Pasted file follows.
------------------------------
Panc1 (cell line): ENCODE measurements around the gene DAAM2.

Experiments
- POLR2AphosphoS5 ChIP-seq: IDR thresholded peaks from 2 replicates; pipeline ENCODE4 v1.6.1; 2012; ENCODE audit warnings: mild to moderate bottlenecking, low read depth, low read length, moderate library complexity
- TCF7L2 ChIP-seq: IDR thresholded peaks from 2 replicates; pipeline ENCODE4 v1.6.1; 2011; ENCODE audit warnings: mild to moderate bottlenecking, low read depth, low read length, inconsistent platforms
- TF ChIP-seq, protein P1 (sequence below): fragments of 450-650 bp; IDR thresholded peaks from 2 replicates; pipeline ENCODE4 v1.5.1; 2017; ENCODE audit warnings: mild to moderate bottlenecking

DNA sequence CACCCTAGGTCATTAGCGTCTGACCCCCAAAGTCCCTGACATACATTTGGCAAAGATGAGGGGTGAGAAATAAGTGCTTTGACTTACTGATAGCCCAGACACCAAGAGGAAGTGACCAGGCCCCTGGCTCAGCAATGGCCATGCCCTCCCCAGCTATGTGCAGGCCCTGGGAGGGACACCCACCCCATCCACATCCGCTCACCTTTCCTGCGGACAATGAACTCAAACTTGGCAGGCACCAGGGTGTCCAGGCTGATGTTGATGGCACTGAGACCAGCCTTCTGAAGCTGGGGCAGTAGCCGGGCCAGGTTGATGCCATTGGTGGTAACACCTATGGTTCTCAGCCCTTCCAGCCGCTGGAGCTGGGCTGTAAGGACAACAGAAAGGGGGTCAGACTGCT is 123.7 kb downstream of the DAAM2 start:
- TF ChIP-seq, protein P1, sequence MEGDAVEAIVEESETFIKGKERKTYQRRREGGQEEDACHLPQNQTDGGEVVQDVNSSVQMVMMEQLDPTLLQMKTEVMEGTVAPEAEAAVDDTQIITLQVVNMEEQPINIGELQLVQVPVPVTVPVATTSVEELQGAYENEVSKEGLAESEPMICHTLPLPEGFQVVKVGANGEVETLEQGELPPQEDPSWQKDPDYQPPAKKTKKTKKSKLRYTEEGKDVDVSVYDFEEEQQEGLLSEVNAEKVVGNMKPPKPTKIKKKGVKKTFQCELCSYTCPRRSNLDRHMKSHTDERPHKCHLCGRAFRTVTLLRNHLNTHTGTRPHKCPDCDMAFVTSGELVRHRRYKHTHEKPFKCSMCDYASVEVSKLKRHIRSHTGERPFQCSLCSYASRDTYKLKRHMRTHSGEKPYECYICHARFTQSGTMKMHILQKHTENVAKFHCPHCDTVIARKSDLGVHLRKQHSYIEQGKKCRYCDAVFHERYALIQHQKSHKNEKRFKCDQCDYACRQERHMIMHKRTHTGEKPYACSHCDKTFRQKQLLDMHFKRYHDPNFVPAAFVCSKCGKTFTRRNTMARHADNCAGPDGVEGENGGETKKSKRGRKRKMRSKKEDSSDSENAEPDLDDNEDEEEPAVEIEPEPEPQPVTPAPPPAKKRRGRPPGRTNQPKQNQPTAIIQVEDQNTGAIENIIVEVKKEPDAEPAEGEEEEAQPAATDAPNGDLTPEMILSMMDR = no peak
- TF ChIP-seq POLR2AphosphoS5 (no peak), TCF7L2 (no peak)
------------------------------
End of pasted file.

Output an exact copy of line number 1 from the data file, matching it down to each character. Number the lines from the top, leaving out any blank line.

Panc1 (cell line): ENCODE measurements around the gene DAAM2.